Mama, PhD

In today’s world, a Mama, PhD, is (at best) an awkward thing to be. The glistening Ivory Tower is a place of the mind, and a place they try to make a disconnected mind. It is the realm of the intellectuals who are not busy with the physical realm. And the realm of motherhood is, firstly, a physical one. Making the two opposite spheres of “All Mind” and “All Body” mesh is an intense juggling act made worse by the academy’s continued unfriendliness towards women, and in particular, mamas. If you try to balance both, the academy says, they must be in worlds as separate as the Mind and the Body. Parallel tracks that never, ever cross – and it would really be preferable if you’d just choose between one or the other.

And that’s where this book comes in. As the Introduction explains, “With no easy solution for the struggles they encounter, women take a variety of different approaches as they attempt to reconcile family and academy.” The essays anthologized are real women sharing their stories of bringing together both hemispheres, the Mama and the PhD; of women who have chosen to put one on hold for the sake of the other, and of women still deciding. They talk candidly of the difficulties and the sacrifices, and share how they’ve come to terms with their decisions regarding motherhood and the academy. There are stories of women who have not only not chosen, but have brought the two halves of themselves together into a whole. The last section of the book, “Momifesto”, shares brighter hopes for change and a new future for the Mama, PhDs. And in the essay with the same title, women considering this balancing act will be encouraged by the compilation of ten things the authors wished they’d known.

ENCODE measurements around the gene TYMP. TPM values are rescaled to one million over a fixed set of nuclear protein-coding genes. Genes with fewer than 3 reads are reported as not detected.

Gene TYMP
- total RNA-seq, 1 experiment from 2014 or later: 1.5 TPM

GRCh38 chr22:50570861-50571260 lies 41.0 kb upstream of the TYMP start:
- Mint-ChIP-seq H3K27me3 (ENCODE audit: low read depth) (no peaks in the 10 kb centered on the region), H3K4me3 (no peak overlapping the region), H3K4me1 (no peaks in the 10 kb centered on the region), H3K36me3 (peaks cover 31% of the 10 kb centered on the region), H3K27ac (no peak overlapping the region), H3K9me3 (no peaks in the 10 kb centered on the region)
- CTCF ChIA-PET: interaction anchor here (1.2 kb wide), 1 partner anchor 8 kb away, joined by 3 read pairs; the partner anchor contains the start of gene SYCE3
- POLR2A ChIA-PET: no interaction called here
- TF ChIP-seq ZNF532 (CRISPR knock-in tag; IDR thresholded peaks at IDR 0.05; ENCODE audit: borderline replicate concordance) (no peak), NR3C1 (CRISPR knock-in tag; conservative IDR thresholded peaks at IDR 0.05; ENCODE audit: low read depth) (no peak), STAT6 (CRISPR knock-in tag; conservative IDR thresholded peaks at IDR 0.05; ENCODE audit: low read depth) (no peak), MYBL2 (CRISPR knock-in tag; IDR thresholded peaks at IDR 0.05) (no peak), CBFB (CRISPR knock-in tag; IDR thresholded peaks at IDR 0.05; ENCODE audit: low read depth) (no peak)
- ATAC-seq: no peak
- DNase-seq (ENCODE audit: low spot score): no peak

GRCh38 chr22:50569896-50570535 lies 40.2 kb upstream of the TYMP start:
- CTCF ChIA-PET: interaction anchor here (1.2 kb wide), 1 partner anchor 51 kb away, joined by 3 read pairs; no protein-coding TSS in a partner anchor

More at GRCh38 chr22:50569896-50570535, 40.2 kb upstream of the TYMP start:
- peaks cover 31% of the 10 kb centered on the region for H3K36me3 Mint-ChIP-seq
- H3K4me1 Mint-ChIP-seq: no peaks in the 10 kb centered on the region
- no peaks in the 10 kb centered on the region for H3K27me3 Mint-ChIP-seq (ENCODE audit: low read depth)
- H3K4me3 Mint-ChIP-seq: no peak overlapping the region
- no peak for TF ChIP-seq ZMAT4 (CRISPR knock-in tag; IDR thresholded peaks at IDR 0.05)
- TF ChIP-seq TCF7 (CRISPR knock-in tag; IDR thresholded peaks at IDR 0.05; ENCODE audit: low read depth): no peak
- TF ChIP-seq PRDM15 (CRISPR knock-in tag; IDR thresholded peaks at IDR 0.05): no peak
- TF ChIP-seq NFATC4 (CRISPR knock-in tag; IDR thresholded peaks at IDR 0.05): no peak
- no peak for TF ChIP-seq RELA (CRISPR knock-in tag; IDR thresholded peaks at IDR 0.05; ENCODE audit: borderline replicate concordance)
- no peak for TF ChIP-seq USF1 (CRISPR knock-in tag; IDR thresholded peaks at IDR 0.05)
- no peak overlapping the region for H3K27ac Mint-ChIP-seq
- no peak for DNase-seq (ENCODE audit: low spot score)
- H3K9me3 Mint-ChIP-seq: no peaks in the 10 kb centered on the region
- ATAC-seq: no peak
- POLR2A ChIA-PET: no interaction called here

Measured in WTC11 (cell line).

In short, “Mama, PhD” is a necessary book for any woman considering, muddling through, or interested in the shaky balance between motherhood and the academy. And yet, while this is geared specifically for those in or through graduate school, many of the themes – balancing work, careers, and children – will ring true for women in the working world as well. It’s a book where the authors write honestly of their struggles and consequent decisions, one that will make you better informed about the choices you may face (or have faced), and one that will spark plenty of discussion. But even more, it’s one that will leave you encouraged, as you read the stories of those that have gone before. 
 

I think this genre is sufficiently specific as to not require any age recommendation.  I actually reviewed this for my friend Elrena, one of the editors, but found it fascinating even though I’m way below the targeted audience.

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